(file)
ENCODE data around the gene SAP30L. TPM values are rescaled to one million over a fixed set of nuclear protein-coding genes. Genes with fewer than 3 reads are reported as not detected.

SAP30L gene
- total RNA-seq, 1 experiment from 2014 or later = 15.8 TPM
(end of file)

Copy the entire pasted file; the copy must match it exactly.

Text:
ENCODE data around the gene SAP30L. TPM values are rescaled to one million over a fixed set of nuclear protein-coding genes. Genes with fewer than 3 reads are reported as not detected.

SAP30L gene
- total RNA-seq, 1 experiment from 2014 or later = 15.8 TPM